The Norfolk Club has regularly given handsome gold medals to children of selected grades in the grammar and high schools, for the best essay on the "Cardinal Benefits of Living Under the American Constitution".
In 1924 it was found that the capacity of the Kiwanis Clinic House was inadequate. The Club therefore added another story at a cost of about $8,000.
We held a Fathers and Sons Day with 60 sons present and raised $8,360 from members in five minutes. Funds went to erect a third story on the Kiwanis Clinic House of King's Daughters' Hospital and to pay the balance remaining on the original building which was built by the club three years before at a cost of $14,000. Ten thousand children were treated free at this clinic in 1923.
We acted as host to Portsmouth and Newport News on Inter-Club Day. Participated in Boys Week celebration by contributing $150. We had a float in the parade symbolical of our club's work in underprivileged child clinic. We donated three medals to public school students for the best essays on The Cardinal Advantages of Living Under the Constitution of the United States.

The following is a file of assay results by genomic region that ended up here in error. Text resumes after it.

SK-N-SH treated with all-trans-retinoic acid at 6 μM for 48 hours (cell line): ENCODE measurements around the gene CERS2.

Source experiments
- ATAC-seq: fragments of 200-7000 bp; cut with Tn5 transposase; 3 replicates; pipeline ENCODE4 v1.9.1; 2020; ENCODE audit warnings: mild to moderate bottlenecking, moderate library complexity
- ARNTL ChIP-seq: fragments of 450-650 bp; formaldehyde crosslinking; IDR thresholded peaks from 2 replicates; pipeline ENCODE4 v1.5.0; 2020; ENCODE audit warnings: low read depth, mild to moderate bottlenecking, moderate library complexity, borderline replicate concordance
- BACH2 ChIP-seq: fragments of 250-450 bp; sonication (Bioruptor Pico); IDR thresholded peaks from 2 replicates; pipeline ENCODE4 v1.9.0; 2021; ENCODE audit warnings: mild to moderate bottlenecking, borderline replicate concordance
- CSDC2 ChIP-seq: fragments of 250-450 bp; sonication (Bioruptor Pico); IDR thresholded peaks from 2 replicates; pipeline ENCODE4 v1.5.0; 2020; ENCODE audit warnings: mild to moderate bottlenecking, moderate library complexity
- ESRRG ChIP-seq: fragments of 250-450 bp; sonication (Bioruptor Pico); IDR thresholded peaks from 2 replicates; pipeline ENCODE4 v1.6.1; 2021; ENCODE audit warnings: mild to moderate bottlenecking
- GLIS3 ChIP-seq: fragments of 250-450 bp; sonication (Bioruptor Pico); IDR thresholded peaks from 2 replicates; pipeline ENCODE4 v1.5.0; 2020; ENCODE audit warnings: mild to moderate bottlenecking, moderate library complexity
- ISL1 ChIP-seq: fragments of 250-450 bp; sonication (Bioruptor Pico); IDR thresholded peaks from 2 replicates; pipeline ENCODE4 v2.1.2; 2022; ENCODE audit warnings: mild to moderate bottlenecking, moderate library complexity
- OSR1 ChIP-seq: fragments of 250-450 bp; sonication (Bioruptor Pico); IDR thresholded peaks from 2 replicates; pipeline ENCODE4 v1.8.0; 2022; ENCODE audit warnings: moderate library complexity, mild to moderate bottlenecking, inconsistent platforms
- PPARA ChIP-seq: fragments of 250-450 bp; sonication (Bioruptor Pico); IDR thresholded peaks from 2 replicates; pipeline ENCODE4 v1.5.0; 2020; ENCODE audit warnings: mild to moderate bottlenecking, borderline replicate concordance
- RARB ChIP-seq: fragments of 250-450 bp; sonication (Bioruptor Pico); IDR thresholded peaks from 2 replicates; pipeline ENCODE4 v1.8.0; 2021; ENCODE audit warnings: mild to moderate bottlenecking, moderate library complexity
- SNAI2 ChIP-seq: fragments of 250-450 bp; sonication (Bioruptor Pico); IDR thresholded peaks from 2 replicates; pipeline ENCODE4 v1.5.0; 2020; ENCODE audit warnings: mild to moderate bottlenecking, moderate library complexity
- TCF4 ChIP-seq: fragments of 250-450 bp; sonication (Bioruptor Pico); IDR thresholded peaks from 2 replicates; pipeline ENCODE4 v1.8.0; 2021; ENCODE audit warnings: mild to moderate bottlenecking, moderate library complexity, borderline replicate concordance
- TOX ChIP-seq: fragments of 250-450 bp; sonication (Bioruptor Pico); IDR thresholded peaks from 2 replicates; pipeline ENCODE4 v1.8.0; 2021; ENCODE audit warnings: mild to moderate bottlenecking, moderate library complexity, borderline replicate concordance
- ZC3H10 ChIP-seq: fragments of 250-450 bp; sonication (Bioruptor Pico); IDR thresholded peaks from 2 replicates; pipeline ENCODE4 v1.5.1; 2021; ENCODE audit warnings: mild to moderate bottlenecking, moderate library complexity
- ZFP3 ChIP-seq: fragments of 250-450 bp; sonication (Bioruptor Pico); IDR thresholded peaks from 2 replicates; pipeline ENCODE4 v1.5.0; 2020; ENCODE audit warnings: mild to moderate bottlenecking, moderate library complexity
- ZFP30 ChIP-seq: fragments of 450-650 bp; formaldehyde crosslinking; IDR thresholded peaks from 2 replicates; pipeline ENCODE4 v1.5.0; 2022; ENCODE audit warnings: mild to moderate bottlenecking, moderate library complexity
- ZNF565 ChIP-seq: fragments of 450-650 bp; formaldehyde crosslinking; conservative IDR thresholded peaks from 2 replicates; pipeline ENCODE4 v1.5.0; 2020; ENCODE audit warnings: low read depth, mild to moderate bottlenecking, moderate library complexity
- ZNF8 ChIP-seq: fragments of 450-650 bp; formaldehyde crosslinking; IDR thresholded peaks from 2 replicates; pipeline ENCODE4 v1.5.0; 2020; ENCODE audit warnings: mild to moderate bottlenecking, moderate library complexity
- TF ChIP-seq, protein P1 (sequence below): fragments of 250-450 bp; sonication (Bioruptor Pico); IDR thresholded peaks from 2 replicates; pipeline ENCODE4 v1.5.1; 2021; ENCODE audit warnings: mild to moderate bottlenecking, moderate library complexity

Several hundred children were entertained at a nearby farm at a strawberry feast. The members furnished transportation and refreshments. Mother's Day was observed with women speakers. Members of our club attended a joint meeting with Newport News and Richmond at Williamsburg.
Held Presidents Day when every president of the club, past and present, spoke. Endorsed and actively supported the formation of a Junior Chamber of Commerce composed of men between the ages of eighteen and 33 years.
The Norfolk Club, both as a body and individually, supported the Community Fund Drive to raised $3000 for the 1925 requirements of the city's welfare organizations.
We prepared slides of the work at the Clinic House for exhibition at the St. Paul Convention. They were exhibited by Burton D. Myers, International Chairman of the Committee on Underprivileged Children, in his report to the convention.
About 40 members gave their time for a week in the new resort hotel at adjacent to Norfolk.
At the meeting of April 9, we had 64 sons and daughters present. Each son received a league baseball and ench daughter a silver compact. At the meeting of April 16, our members received a surprise. The wives were invited without the husbands' knowledge. When the doors were opened 74 wives, who had selling stock of Virginia Beach, come early, were seated at the tables to greet their surprised husbands.
We actively supported Boys Week with an appropriation. 81 members attended the Inter-Club meeting at Portsmouth. We actively supported the Chamber of Commerce in the raising of an advertising fund of three hundred thousand dollars for our city. We also participated in the Defense Day parade.
Our Educational Committee put on a splendid program on Anniversary Week, calculated to instill Kiwanis principles in old and new members alike.